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Information storage in DNA

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If you have a question about this talk, please contact Dr Karyn Megy.

The human genome is the “hard disk drive” for human biology, encoding the instructions for constructing, activating and silencing each of the molecules of which we are made. DNA is the molecule that stores the genome: an intricate and endlessly complex entity that is present in every cell of our bodies. Genome scientists are able to read DNA sequences more and more quickly, deciphering how they work to control biological processes and understanding what happens when things go wrong. I will talk about an experiment my team carried out, in which we used standard DNA synthesis and sequencing methods, originally developed for genomics research, to store and then recover five computer files (about 750kb worth): all of Shakespeare’s sonnets; an excerpt from Martin Luther King’s “I Have a Dream” speech; Watson and Crick’s seminal paper on the structure of DNA ; a photograph of the European Bioinformatics Institute; and the code we used to translate it all. This research has opened the door to the use of DNA as a medium for archiving digital information, which is a growing challenge in an expanding and increasingly digital-dependent culture.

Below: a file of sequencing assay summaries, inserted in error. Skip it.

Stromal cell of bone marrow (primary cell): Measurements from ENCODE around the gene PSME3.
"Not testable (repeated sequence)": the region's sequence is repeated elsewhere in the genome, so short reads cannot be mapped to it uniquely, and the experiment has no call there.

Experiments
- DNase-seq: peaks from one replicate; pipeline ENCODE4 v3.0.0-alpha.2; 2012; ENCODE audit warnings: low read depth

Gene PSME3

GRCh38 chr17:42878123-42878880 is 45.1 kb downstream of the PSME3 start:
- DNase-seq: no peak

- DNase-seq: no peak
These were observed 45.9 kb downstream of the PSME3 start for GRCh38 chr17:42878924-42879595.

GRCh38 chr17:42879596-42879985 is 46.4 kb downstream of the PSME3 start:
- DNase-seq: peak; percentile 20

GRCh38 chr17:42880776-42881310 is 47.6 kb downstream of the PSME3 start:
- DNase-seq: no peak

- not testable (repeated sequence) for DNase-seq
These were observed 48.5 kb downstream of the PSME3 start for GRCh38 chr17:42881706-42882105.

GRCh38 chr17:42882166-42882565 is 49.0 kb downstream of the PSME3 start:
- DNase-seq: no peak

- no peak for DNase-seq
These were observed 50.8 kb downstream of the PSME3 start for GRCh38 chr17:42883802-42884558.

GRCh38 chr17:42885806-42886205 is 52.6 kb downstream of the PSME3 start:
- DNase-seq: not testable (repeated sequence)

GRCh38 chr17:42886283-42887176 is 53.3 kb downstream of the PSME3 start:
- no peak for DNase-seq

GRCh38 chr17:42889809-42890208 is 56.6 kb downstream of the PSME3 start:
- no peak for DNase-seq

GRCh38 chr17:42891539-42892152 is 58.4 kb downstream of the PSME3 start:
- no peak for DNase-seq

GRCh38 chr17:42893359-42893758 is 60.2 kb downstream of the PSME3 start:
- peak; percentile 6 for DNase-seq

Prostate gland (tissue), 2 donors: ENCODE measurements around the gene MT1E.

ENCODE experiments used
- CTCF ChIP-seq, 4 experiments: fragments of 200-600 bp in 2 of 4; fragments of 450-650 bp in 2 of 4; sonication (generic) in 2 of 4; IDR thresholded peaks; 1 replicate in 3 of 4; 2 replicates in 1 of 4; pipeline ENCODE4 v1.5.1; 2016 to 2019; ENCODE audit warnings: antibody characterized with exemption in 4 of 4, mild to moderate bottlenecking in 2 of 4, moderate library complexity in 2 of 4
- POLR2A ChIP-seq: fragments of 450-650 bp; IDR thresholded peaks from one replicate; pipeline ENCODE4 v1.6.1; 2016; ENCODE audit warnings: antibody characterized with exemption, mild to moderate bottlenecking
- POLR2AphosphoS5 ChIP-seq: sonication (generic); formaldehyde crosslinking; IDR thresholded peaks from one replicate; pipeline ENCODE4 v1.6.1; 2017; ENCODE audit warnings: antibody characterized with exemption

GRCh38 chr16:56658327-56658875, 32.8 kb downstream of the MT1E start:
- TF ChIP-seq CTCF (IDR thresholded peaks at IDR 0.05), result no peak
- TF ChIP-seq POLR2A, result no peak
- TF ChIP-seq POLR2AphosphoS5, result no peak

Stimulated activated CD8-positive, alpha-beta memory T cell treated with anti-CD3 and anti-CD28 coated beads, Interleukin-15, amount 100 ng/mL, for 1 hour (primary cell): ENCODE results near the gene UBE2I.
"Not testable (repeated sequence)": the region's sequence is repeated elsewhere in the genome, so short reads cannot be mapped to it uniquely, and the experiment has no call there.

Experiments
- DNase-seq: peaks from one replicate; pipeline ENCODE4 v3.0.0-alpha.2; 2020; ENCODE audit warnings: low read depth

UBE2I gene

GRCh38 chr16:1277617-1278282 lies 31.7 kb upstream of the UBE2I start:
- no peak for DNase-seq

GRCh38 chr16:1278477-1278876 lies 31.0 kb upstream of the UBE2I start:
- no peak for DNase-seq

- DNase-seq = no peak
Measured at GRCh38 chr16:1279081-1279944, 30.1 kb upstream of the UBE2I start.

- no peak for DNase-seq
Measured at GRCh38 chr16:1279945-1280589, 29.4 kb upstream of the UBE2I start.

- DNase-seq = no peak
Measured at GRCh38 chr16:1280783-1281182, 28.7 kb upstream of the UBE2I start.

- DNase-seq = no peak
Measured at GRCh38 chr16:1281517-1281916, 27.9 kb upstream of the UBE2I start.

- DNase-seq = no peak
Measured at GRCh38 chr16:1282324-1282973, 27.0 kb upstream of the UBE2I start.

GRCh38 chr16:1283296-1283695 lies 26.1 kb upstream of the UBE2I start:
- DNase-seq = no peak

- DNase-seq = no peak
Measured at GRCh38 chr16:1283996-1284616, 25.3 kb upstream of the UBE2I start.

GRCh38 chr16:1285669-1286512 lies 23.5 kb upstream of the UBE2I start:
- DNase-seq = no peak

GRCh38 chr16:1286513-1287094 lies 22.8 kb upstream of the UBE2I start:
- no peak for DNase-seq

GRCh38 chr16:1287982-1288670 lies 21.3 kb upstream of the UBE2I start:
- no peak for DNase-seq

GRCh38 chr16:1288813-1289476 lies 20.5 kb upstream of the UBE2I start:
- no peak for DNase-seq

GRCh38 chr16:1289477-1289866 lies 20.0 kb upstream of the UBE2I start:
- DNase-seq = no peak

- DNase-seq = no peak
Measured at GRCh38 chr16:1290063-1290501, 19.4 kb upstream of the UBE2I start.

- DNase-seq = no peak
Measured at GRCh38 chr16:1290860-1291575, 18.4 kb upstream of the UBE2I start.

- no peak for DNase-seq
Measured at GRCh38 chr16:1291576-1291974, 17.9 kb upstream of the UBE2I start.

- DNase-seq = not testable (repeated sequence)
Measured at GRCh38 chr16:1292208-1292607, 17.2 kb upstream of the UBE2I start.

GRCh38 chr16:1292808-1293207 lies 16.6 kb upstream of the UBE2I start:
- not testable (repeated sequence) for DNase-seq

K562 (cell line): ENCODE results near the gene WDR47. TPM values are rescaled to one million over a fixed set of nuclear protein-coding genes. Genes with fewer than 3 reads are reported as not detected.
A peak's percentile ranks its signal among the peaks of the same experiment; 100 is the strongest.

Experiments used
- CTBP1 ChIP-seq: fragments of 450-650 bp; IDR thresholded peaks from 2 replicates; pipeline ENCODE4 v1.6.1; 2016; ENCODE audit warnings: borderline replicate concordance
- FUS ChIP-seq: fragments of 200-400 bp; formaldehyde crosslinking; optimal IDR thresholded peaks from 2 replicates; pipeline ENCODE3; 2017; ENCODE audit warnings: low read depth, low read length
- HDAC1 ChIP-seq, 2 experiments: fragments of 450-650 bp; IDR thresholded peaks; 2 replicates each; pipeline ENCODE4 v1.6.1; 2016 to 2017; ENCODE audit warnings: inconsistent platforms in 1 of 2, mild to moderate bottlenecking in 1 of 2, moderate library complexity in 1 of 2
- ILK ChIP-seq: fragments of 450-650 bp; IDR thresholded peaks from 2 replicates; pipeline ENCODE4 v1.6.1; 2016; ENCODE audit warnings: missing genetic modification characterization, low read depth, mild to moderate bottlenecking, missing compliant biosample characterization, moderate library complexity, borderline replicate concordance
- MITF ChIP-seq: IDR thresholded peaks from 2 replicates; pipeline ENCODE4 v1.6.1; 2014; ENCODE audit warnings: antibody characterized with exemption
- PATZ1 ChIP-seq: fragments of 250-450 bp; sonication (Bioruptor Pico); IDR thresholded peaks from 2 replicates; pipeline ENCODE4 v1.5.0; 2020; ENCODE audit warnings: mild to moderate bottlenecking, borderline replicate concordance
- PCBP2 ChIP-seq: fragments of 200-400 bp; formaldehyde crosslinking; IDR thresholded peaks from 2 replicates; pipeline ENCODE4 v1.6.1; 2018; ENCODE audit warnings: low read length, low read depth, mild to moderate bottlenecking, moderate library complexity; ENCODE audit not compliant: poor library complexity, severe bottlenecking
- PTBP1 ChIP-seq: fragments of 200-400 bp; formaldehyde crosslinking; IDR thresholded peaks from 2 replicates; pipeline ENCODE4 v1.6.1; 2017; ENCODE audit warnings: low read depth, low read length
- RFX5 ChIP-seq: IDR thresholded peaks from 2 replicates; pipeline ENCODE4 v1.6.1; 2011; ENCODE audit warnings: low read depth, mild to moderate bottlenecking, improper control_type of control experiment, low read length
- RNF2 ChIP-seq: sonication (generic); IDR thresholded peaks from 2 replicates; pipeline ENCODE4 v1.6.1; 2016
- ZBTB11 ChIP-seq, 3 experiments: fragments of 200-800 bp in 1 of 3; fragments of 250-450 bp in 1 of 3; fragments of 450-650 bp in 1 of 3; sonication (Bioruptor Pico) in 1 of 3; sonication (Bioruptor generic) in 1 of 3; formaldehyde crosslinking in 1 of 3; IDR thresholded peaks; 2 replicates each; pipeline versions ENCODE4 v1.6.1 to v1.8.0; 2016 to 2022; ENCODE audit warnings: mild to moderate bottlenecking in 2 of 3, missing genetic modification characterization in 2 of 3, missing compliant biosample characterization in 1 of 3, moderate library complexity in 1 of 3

This talk is part of the Wolfson College Science Society talks series.

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